Chicken Brats Made From Thigh Meat
Meat Hacks: Chicken Thigh Brats?
Learn what happens when we use chicken thighs instead of breasts to make bratwurst with Walton's and Meatgistics. Watch the video, read the guide, and then post your questions or comments below.
Using Chicken Thighs for Bratwurst
On the community section of meatgistics.com the user knuclehead BBQ was talking about how he likes to use chicken thighs as they have a higher fat content and are generally less expensive. I’ve done this once before but it has been a few years so I wanted to do a video on the process to show you guys what the differences are in the process and in the finished product.
To start I bought some chicken thighs with the skin on them so I need to bone them out, take the skin off and then I need to weigh them again to know how much meat I am working with. Since I am going to grind this I’m not too worried about how I get the chicken off the bone but basically what we want to do is to expose the bone by making slices on either side of the bone and then you will be able to get your knife behind it to cut it away from the rest of the meat. I’m removing the majority of the skin but we aren’t too worried about a little bit of skin making it in as we are grinding it.
I am going to grind this twice first through a 3/8th plate and then through a 3/16th plate. I’ve oiled the plate and knife before starting the grinder to prevent the plate and knife from creating too much friction which will heat the plate and it will help extend the life of the plate and knife. As always we want to make sure our meat is cold before it goes through the grinder, this will speed up the grinding and obviously keeping meat cold is good for food safety. The speed of the second grind is always going to be a little bit slower than the first but it’s not taking too long.
Since I don’t need protein extraction for this I am going to mix in the seasonings and additives by hand. After deboning this we have 3 lb so we need 2 and 1/4 oz of seasoning, 1/2 an oz of carrot fiber, 1/4 of an oz of cold phosphate, 3 oz of water and just over a 1/4 lb of cheese. I am going to add the cheese during the last stage of mixing to prevent smearing it. Since I am using cold phosphate I am using about 1.5 times the amount of water I normally would with bratwursts, you don’t have to do this but it the increased water holding capacity of the meat means it should be able to handle it and it will make stuffing easier.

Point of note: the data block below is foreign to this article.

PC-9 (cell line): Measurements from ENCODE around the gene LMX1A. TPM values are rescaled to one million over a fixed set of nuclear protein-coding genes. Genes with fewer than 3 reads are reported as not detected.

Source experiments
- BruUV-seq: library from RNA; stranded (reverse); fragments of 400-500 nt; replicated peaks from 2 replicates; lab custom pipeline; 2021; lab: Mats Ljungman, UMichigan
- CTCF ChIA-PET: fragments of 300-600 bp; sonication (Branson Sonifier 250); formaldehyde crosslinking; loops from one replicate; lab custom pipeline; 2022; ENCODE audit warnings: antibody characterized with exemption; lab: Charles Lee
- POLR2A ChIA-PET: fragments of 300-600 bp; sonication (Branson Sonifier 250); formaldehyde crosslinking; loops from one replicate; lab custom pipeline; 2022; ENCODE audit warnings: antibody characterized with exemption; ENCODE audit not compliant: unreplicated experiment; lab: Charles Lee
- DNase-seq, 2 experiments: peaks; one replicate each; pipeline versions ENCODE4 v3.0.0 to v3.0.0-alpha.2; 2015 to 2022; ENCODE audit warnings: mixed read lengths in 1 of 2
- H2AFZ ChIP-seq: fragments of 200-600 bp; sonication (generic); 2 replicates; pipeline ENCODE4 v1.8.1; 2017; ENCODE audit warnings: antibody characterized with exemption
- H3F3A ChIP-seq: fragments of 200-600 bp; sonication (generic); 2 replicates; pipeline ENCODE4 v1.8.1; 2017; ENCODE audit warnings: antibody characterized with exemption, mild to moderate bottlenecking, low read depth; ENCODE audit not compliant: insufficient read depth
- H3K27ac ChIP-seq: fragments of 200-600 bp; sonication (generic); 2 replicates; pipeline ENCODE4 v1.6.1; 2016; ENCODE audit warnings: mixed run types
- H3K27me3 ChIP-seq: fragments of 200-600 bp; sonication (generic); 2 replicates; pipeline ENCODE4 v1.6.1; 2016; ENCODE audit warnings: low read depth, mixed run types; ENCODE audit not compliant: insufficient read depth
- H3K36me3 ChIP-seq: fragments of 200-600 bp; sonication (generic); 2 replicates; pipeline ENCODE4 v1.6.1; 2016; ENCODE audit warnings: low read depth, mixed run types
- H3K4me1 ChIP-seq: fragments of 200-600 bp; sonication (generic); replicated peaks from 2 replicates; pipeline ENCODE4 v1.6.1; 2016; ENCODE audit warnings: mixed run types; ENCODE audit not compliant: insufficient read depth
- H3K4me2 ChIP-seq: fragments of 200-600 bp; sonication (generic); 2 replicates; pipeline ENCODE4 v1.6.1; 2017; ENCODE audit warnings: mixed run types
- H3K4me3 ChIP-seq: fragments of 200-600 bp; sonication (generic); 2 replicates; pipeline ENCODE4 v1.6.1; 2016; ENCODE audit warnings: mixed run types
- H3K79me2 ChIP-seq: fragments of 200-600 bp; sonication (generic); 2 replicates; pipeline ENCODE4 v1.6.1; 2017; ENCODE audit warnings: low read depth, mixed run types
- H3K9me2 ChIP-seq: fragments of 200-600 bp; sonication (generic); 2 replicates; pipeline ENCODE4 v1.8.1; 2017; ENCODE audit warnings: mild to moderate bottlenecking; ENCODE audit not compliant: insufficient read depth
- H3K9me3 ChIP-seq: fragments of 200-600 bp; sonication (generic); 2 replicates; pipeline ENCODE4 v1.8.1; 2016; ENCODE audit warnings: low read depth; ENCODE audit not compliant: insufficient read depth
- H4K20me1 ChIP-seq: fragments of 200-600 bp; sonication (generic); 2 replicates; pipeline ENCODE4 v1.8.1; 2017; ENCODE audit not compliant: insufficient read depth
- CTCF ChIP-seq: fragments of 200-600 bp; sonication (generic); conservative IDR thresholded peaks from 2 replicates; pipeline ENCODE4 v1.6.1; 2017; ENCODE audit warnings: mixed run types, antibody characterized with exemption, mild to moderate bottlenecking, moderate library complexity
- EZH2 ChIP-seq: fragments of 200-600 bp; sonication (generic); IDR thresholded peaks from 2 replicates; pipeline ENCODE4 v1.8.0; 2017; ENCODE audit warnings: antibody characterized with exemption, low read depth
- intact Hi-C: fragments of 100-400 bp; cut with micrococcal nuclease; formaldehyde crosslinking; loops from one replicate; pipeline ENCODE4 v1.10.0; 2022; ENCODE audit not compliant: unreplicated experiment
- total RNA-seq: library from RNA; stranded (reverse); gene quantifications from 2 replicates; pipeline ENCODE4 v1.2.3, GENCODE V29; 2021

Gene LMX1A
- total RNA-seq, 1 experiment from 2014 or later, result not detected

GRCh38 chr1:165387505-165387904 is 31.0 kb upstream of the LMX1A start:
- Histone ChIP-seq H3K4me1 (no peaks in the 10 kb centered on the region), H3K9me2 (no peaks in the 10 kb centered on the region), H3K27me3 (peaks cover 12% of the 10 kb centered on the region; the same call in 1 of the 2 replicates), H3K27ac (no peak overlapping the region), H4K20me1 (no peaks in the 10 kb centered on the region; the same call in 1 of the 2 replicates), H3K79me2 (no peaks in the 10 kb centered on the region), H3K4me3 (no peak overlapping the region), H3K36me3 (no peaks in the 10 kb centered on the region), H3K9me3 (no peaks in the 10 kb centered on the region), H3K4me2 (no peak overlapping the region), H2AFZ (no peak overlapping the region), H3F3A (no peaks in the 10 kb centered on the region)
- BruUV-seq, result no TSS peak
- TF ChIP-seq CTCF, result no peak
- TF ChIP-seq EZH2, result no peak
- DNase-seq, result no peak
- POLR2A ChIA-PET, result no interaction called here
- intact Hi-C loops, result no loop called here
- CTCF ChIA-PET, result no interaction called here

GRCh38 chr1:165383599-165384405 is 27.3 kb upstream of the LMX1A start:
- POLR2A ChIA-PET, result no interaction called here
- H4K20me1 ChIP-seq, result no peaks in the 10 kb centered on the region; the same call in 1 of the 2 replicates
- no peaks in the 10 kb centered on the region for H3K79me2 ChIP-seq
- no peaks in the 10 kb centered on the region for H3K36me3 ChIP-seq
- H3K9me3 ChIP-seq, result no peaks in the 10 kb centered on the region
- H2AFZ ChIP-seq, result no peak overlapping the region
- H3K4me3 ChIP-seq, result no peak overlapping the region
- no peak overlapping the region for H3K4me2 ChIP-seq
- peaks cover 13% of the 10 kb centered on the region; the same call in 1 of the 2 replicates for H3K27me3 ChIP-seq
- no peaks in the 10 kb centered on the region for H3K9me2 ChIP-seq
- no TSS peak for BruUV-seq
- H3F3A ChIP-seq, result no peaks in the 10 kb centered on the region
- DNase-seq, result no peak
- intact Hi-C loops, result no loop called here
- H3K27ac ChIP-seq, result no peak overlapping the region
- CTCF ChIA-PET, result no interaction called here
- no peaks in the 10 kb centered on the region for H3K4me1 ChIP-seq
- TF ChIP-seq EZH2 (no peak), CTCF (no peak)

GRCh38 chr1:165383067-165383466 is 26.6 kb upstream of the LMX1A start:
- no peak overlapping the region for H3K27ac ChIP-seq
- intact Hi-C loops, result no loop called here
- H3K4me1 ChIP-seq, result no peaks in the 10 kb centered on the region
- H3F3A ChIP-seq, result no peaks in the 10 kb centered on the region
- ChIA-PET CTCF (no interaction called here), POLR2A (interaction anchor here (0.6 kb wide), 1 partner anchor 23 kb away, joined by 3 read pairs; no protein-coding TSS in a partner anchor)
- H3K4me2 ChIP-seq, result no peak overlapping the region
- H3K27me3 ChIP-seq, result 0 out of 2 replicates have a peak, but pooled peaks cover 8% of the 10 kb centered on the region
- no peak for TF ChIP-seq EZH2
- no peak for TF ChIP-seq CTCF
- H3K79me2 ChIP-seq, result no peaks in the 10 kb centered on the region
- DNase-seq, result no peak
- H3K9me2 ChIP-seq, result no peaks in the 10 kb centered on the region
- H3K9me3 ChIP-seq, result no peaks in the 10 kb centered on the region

I have loaded the stuffer being careful not to create any air pockets and I am using 30mm fresh collagen. I’ve selected the largest stuffing tube that my casings will fit over and am ready to stuff. My hand is gripped around the tube near the opening and I am applying gentle pressure so that the casing is still able to flow off of the tube but it is filling the casing nicely. If I was to use too little pressure the casing would be understuffed like this, or if I used too much I would either get a blowout or backflow. Backflow is when the meat comes up and around the tube instead of out into the casing.
I’ve grilled these and for anyone wondering I like to start chicken brats out around 275 for about 5 minutes before turning the grill up to 350 t finish them off. This prevents them from cooking too fast and popping the casing and helps preventing them from over drying.
So using chicken thighs instead of breasts gave us a nice juicy product and adding the carrot fiber and cold phosphate helped even more so these are practically bursting with juice! Also the South of the Border Cheddarwurst is awesome for people who like a little bit of heat but don’t want something really hot. It’s got a great flavor and a decent amount of heat without it being overpowering at all. This is a brand new seasoning and it should absolutely become a Walton’s favorite in no time.
I think the taste difference was significant, I came back a few days later and made a few more lb from chicken breast and yes the chicken thighs absolutely make a better tasting finished product than using just breasts!